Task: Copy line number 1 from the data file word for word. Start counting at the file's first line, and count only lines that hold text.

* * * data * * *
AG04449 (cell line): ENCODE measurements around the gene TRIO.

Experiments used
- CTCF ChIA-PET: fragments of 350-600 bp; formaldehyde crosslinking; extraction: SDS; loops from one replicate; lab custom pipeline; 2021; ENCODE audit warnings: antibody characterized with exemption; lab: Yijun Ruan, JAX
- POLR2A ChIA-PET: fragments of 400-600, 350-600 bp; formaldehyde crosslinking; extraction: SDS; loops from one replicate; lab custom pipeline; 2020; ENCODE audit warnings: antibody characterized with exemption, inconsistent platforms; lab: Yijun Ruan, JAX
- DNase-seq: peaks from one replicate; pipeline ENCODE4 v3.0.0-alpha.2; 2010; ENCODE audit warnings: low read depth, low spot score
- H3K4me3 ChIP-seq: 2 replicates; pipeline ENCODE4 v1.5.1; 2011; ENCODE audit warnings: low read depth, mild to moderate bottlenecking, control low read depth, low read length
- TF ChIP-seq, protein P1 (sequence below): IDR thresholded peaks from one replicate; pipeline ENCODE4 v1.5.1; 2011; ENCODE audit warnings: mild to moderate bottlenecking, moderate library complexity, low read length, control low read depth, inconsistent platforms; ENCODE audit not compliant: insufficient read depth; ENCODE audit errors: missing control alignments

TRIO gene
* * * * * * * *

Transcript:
AG04449 (cell line): ENCODE measurements around the gene TRIO.